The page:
First off, let me say "I'm sorry" to everyone that reads and writes this blog.  Two weeks ago, I totally forgot to take my turn blogging because I forgot what day I was on.  Technically, I knew the date, but for a great number of reasons, this month has been a total jumble and I haven't been able to keep much straight.

Why?  Well, part of the reason is that it is summer.  The kid is out of school, which changes the routine around here a great deal.  Suddenly, I've lost my 2 1/2 hours every morning to get work done.  2 1/2 hours never seems like a lot when you have them, but WOW they really add up when they disappear.  And since my students are all on summer break, I have found that the schedule we were on has also been totally thrown up in the air.  Saturday students now come on Tuesday and other students change their lesson times every week because of their ever changing summer schedule...and mine.

My schedule has been up in the air for those reasons and because of one other thing.

THE TESTING hit shelves.  Hurrah!  Not only that, it even hit some regional lists.  Thus far we've been #3 on the Sony e-book list, #5 and #6 on the New England Children's Interest List and #8 on the Heartland list.  So, I've been doing some signing events around the midwest as well as celebrating the release and the strange and wonderful fact that Paramount optioned The Testing for film.

Yeah - I suppose that's enough to make anyone loose track of life.  And still, despite the release of The Testing and the revisions I've been pushing to get done - I am thinking that summer is the main culprit behind my problems remembering what day I am on.  The new, ever changing schedule, the unusual weather (in Chicago we are just seeing some warm days) and the kid being out of school have thrown me off my game.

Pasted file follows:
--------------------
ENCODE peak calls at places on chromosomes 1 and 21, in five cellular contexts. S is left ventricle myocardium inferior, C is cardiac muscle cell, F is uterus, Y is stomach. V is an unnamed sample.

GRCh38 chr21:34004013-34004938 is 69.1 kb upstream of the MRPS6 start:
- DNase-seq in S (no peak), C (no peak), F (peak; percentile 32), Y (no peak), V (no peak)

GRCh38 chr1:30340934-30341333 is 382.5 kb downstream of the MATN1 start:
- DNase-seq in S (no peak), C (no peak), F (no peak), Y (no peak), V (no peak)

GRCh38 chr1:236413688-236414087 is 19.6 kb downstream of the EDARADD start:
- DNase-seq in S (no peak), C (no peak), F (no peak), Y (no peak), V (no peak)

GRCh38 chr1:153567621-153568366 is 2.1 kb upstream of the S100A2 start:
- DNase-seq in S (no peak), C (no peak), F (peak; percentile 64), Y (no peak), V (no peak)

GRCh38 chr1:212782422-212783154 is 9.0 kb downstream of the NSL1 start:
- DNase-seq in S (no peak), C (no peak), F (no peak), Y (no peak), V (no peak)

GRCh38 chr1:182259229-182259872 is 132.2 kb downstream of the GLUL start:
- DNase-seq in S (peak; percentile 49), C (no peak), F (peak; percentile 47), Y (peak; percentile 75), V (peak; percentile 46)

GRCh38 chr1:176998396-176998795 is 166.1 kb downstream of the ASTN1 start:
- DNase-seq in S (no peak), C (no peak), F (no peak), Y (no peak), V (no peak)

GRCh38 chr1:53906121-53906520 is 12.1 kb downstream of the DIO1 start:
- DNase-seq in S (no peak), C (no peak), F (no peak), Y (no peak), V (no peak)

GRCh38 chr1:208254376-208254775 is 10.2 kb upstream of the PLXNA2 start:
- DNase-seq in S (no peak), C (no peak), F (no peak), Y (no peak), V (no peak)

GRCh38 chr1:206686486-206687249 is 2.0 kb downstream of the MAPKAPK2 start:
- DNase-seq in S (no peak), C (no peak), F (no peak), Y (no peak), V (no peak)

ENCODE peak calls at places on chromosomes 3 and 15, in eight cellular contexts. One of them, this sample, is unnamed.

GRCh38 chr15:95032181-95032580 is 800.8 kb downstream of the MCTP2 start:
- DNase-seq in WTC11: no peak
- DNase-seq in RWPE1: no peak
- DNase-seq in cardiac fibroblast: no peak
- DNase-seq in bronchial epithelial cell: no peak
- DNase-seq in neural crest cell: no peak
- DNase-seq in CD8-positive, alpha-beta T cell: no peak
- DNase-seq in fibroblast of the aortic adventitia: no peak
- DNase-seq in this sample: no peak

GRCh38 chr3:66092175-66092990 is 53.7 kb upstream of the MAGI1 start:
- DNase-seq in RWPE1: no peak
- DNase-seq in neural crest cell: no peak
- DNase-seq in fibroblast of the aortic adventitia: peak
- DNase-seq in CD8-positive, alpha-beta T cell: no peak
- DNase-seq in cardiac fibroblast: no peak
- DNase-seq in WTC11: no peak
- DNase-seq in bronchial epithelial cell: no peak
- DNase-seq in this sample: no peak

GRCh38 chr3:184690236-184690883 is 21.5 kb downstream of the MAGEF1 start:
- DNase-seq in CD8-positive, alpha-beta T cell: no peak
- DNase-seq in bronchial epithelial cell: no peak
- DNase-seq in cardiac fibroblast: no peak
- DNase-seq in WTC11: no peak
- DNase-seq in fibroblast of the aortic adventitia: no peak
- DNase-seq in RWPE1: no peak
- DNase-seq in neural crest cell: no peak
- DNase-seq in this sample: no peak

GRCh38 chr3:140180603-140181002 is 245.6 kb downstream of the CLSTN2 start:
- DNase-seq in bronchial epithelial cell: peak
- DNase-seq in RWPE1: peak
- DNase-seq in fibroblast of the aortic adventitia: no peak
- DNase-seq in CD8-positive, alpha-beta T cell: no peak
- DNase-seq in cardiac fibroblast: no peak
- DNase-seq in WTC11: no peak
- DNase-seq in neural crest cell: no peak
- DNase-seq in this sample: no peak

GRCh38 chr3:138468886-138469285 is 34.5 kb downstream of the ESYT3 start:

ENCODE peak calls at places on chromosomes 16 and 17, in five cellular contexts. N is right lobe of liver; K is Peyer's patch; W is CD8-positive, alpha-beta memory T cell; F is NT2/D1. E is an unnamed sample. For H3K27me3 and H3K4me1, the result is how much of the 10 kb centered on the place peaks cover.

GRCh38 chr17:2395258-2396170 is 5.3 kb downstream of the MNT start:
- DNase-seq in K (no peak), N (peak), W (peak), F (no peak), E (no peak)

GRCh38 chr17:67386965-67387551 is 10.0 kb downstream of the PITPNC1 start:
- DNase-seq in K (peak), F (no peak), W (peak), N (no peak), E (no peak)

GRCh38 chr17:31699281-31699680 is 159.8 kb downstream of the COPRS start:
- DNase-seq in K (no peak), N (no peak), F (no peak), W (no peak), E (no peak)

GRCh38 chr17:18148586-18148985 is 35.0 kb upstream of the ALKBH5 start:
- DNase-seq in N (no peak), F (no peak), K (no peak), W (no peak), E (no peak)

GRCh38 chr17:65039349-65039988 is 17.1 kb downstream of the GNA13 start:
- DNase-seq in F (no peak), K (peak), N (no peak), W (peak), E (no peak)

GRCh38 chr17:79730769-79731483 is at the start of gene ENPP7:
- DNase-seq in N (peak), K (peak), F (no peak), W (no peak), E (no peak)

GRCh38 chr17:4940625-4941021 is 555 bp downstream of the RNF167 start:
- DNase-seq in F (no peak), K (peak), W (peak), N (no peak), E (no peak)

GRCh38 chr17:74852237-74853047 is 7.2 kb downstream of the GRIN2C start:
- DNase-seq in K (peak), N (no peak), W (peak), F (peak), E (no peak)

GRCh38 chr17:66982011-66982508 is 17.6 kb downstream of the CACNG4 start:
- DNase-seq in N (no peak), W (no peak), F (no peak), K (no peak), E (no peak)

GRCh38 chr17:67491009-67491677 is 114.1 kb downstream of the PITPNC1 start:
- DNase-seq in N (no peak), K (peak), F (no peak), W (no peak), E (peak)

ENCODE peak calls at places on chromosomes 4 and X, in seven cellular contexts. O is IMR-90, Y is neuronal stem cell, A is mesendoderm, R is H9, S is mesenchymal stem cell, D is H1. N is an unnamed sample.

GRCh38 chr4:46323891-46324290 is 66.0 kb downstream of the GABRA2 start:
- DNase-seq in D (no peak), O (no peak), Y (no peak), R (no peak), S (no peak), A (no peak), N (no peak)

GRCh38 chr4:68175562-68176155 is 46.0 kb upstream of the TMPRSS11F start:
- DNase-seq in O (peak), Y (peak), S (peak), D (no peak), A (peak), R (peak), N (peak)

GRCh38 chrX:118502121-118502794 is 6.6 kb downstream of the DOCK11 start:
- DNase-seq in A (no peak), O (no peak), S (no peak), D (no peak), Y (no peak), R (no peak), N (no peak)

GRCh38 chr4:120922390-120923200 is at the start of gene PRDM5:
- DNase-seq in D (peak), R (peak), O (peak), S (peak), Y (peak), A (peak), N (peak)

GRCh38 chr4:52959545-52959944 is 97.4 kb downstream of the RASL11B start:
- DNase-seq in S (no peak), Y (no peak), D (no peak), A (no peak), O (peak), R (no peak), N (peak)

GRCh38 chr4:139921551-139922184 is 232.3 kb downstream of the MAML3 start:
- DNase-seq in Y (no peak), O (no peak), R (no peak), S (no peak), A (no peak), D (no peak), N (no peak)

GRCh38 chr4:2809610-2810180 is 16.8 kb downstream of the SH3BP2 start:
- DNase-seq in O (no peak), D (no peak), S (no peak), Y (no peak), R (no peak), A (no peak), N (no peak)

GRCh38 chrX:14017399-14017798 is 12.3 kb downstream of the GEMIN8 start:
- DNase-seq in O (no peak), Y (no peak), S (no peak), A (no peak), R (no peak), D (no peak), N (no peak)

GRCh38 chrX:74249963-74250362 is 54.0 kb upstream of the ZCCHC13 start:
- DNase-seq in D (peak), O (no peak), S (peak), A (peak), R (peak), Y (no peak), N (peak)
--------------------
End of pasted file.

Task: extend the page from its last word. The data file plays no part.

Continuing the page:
So, is it just me?  Am I the only one that seems to have trouble keeping life straight now that summer is in full swing or are there others out there?  Please let me know if it is just me.  If so...well, I'll just adjust to the fact that I'm losing my mind:)

Monday, June 24, 2013

summer TV

Why is June a short month? It feels like I just did a blog and here we are at the last Monday of the month.

So, who’s ready for summer TV? Back in the day, you had one season, the awesome Fall TV season with old shows and new shows I wanted to watch. I remember getting my own personal TV Guide on the newsstand (my mom had a subscription) and plotting my TV schedule, even figuring out how to watch two programs at the same time. Yes, this was before the days of DVRs and Tivos. Oh what a joyous occasion for this self-proclaim TV addict and proud of it too.

Gradually TV as we knew it changed with the mid-season replacement, those I could handle, but it was those shows they would put one week and then the next week it was gone. It was always the show you loved.

With digital playing in the forefront, we now have three TV seasons (I think): we have network TV and then Summer Cable TV and Winter Cable TV and this TV addict is loving it, although in the past several years, the cable TV shows that I loved are done or didn’t last a season. I miss Fairly Legal, In Plain Sight, Monk, Silk Stalkings, The Closer, and Leverage.

Now I get to enjoy Rizzoli & Isles, Perception, King & Maxwell and my Burn Notice which is leaving me soon.

Are you a TV addict? Raise your hand and tell us your favorite summer TV show.

Friday, June 21, 2013

Too Fast

By Laura Bradford

It's 10:30 at night and I just realized I forgot to post this morning. I guess you could say my mind has been a bit of a jumbled mess the past few weeks as my first born wraps up her senior year of high school.

Her graduation is tomorrow and I already know I'm going to cry. It's gone so fast...each and every second of it. One day the two of us were looking into each other's eyes for the very first time...and the next, she's about to walk across the stage to receive her high school diploma.  And then, in just about 8 weeks, I'll be dropping her off at college.